Massively successful author Stephen King has been writing bestselling books for so long that Hollywood has been adapting his works for generations. But this summer and fall will mark a particularly high point as multiple film and TV projects based on King’s creations make their way to both the big and the small screen.
A high-profile adaptation, “The Dark Tower” – a western-fantasy mashup based on King’s book series – is now in theaters. A movie version of “It” will follow shortly after on Sept. 8.
Meanwhile, a TV version of novella “The Mist” will conclude later this month on Spike; the Audience network will première an adaptation of “Mr. Mercedes” on Aug. 9; and Hulu has announced a series titled “Castle Rock” (one of King’s fictional towns), though an air date has not yet been announced.
“They’re certainly very well told, cinematic stories...,” Mark Evan Schwartz, associate professor of screenwriting at the School of Film & Television at Loyola Marymount University, says. “They are huge bestsellers [and] they seem to cross genres.”
But Professor Schwartz is unsure whether “The Dark Tower” will find an audience. “I don’t know the budget of the film, but I can imagine it must have been massively expensive to make,” he says. “And it’s such a fantastic sort of mashup of genre, I wonder about its suitability as a feature.” Television, he suggests, would perhaps have been a better fit.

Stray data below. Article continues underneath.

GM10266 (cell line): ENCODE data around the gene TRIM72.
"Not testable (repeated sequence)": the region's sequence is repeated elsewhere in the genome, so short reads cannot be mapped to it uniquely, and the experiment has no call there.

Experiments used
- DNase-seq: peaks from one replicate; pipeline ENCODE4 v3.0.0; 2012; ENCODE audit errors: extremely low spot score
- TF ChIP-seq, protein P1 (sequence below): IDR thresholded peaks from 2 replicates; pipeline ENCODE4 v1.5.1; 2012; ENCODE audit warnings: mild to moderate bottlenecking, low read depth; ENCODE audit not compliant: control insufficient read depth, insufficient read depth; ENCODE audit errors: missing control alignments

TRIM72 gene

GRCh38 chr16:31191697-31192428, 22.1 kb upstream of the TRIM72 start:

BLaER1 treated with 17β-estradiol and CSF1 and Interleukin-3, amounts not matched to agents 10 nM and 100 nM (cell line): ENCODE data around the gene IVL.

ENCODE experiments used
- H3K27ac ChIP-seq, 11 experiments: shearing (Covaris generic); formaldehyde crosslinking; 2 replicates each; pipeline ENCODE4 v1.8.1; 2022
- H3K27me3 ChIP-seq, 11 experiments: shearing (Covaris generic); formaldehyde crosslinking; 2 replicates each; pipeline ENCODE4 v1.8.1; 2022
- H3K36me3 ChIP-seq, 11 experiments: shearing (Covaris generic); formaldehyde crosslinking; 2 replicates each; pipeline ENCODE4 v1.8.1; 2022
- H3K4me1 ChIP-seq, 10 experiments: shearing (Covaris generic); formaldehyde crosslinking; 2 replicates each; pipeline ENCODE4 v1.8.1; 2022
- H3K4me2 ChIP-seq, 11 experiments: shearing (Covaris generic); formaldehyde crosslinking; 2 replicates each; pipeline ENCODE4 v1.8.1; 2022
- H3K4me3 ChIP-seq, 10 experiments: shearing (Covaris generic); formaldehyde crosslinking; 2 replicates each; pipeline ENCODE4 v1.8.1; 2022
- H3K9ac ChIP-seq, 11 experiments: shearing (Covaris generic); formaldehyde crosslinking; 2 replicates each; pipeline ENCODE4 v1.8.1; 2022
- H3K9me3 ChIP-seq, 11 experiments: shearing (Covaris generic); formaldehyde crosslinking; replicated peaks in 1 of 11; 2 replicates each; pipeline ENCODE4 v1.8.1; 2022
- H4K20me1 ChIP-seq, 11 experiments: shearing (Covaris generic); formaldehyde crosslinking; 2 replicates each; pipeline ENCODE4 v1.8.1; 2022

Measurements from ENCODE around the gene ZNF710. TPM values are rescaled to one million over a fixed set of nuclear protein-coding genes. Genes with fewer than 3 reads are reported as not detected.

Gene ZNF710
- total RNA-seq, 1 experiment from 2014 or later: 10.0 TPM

Schwartz thinks “It” will perform well at the box office, though, in part because of its similarities to a TV phenomenon. “I think that it’s perfectly timed because of the television series ‘Stranger Things,’ ” he says. “And ‘Stranger Things’ was brilliant. And there are similarities there: the small-town setting, the ensemble of boys, bicycles, and creepy things happening.” (The two projects also share an actor, Finn Wolfhard.) “I think it’s going to be a big hit,” Schwartz says.